Whanganui is a town near the bottom of the North Island but it's most commonly known as the town with the unknown name. Is it Wanganui or Whanganui?

According to Land Information New Zealand, the area received the name Whanganui from Haunui-a-Nanaia (Hau), a chief who arrived in New Zealand on the Aotea waka.

An official name change to Wanganui took place on January 20, 1854. The city’s spelling was then corrected to Whanganui in 2017, which in te reo Māori can be interpreted as ”big bay or big harbour”.

Iwi historian Che Wilson (Ngāti Rangi-Whanganui, Tūwharetoa, Mōkai Pātea, Ngāti Apa, Ngā Rauru) says the town’s spelling is always with an “h” (Whanganui) unless tribal variations spell it their way.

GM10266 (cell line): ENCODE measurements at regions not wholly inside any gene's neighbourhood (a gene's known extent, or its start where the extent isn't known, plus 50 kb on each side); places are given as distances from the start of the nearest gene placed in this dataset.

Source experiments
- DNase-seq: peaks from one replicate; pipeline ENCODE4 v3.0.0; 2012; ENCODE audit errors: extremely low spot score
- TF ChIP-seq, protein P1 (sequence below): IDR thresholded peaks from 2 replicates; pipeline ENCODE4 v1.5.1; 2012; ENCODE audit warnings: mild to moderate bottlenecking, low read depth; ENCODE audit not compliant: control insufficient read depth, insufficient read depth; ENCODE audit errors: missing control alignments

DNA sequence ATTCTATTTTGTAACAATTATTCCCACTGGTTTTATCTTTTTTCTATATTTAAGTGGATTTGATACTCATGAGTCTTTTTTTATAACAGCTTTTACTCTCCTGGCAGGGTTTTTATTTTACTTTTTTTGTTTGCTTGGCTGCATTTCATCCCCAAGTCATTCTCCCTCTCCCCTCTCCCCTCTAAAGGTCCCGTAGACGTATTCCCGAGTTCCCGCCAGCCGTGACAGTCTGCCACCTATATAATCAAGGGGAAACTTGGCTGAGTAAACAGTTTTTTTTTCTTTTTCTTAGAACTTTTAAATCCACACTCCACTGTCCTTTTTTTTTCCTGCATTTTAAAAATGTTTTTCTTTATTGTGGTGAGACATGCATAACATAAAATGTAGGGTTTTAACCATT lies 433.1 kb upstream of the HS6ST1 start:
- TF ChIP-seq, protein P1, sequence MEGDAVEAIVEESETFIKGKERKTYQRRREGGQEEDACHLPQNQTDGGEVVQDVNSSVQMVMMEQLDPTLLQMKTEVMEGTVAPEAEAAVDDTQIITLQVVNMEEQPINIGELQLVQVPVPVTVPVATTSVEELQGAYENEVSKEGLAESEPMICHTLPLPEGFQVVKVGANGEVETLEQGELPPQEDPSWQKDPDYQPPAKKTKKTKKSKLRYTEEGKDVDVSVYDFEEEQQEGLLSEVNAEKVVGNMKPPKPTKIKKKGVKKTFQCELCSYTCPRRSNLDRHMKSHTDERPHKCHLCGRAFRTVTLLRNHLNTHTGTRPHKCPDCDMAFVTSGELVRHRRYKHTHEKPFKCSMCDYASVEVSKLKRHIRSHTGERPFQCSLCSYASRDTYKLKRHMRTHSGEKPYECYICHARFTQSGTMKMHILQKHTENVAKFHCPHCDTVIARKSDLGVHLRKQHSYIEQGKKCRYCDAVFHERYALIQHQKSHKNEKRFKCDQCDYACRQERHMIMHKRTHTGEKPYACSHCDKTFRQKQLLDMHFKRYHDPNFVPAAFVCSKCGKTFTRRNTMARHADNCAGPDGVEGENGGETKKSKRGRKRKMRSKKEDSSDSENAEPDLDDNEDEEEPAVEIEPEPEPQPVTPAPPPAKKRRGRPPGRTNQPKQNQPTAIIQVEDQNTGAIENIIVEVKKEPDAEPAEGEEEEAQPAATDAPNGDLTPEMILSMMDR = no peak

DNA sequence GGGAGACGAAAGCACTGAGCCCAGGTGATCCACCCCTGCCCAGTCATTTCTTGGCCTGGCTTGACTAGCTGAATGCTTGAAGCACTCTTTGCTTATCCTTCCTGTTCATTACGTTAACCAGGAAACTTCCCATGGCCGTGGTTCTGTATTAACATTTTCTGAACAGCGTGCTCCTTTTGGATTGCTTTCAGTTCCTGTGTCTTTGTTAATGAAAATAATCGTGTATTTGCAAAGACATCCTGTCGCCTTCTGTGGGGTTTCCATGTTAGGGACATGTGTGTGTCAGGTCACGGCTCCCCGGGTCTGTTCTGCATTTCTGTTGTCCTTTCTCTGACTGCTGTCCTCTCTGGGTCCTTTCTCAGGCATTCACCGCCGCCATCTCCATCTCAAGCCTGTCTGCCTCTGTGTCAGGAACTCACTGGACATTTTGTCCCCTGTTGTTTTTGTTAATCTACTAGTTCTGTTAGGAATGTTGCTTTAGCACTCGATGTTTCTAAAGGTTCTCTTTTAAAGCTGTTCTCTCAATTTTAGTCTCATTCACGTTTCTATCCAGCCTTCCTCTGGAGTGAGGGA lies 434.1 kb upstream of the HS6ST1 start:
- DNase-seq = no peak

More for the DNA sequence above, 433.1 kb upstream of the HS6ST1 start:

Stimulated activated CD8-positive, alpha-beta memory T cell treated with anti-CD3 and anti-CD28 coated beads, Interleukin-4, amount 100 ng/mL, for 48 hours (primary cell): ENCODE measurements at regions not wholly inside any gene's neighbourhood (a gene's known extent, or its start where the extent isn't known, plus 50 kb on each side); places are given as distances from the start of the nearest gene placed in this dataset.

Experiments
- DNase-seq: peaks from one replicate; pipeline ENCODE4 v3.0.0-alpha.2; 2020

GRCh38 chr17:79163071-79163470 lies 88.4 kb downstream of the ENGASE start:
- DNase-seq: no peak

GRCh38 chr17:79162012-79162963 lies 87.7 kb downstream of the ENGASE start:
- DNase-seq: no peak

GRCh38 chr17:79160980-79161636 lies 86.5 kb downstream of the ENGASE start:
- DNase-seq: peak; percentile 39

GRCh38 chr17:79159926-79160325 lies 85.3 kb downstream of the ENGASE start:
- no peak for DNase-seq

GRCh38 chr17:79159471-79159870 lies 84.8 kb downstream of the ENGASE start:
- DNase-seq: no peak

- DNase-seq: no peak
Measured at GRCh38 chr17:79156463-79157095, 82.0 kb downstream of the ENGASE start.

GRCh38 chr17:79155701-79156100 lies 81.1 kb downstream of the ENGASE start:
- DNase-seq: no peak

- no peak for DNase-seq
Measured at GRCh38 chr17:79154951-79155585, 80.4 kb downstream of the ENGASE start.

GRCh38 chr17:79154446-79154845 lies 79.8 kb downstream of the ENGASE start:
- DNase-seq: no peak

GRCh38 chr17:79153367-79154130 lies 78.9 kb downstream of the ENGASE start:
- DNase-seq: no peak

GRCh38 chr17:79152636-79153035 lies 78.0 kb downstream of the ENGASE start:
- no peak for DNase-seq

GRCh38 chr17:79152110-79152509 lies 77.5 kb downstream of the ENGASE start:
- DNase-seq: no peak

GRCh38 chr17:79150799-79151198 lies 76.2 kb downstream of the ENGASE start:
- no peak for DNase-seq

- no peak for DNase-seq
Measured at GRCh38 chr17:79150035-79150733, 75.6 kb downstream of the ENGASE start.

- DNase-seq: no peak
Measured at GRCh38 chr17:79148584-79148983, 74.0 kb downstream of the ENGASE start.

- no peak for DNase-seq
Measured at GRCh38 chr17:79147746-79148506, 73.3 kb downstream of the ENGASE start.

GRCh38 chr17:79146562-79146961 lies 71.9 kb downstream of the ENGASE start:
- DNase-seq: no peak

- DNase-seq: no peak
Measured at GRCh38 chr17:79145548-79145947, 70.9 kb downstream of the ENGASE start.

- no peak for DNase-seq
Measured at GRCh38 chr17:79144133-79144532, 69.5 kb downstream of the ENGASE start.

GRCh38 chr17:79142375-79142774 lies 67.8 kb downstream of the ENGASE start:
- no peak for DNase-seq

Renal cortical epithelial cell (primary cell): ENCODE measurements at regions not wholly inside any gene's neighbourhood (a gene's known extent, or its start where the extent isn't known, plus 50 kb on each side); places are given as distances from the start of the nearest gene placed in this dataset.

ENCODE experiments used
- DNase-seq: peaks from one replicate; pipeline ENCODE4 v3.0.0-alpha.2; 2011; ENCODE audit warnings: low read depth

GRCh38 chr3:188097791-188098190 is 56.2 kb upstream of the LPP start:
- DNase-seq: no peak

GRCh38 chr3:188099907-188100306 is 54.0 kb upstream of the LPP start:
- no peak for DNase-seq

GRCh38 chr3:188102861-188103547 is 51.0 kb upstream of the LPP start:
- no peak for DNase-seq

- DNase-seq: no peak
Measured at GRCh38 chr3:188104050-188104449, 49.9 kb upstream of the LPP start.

For example, Tūhoe speakers change the “ng” sound into an “n” sound, while Ngāi Tahu and Kai Tahu in the South Island change the "ng" sound into a "k" sound. 

Wilson says the town has always been Whanganui but because Māori from Whanganui have a different mita (dialect) to other iwi they drop their “h” which makes it sound like wah-nga-nui. 

“The spelling ‘Wanganui’ means nothing,” Wilson says.

So how should everyone pronounce it? 

“If you're Māori from Whanganui, it’s pronounced [Wah-nga-nui] and if you're not from there it's pronounced [Far-nga-nui],” Wilson says.

“It’s that simple; it's no different to to-may-to and to-mah-to.” 

Top Image: A shot of Whanganui. Photo: Getty Images

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